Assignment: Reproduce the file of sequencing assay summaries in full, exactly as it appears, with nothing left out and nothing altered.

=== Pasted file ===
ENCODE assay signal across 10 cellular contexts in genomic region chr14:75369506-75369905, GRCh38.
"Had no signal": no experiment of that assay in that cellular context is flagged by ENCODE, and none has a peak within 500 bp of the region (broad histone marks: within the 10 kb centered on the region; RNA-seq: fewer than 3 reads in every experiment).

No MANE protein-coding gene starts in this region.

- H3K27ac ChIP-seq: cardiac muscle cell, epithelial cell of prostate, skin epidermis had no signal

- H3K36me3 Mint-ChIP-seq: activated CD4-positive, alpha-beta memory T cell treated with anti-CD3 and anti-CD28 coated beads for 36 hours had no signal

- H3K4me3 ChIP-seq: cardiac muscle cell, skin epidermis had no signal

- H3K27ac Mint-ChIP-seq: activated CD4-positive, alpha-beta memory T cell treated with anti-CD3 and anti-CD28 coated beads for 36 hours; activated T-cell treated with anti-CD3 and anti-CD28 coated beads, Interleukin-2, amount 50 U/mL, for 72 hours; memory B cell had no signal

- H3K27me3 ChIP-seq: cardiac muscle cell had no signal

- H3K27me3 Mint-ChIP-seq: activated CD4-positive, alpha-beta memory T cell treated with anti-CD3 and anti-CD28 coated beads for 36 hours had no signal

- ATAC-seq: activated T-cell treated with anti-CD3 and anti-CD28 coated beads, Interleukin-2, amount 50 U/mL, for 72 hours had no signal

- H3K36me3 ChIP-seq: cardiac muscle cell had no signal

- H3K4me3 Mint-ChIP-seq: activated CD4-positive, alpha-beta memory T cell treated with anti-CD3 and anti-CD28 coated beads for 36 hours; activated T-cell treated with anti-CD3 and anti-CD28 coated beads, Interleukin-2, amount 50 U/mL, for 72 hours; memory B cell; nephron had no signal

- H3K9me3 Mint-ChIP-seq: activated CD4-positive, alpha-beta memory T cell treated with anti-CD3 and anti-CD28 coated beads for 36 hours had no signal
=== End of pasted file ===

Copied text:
ENCODE assay signal across 10 cellular contexts in genomic region chr14:75369506-75369905, GRCh38.
"Had no signal": no experiment of that assay in that cellular context is flagged by ENCODE, and none has a peak within 500 bp of the region (broad histone marks: within the 10 kb centered on the region; RNA-seq: fewer than 3 reads in every experiment).

No MANE protein-coding gene starts in this region.

- H3K27ac ChIP-seq: cardiac muscle cell, epithelial cell of prostate, skin epidermis had no signal

- H3K36me3 Mint-ChIP-seq: activated CD4-positive, alpha-beta memory T cell treated with anti-CD3 and anti-CD28 coated beads for 36 hours had no signal

- H3K4me3 ChIP-seq: cardiac muscle cell, skin epidermis had no signal

- H3K27ac Mint-ChIP-seq: activated CD4-positive, alpha-beta memory T cell treated with anti-CD3 and anti-CD28 coated beads for 36 hours; activated T-cell treated with anti-CD3 and anti-CD28 coated beads, Interleukin-2, amount 50 U/mL, for 72 hours; memory B cell had no signal

- H3K27me3 ChIP-seq: cardiac muscle cell had no signal

- H3K27me3 Mint-ChIP-seq: activated CD4-positive, alpha-beta memory T cell treated with anti-CD3 and anti-CD28 coated beads for 36 hours had no signal

- ATAC-seq: activated T-cell treated with anti-CD3 and anti-CD28 coated beads, Interleukin-2, amount 50 U/mL, for 72 hours had no signal

- H3K36me3 ChIP-seq: cardiac muscle cell had no signal

- H3K4me3 Mint-ChIP-seq: activated CD4-positive, alpha-beta memory T cell treated with anti-CD3 and anti-CD28 coated beads for 36 hours; activated T-cell treated with anti-CD3 and anti-CD28 coated beads, Interleukin-2, amount 50 U/mL, for 72 hours; memory B cell; nephron had no signal

- H3K9me3 Mint-ChIP-seq: activated CD4-positive, alpha-beta memory T cell treated with anti-CD3 and anti-CD28 coated beads for 36 hours had no signal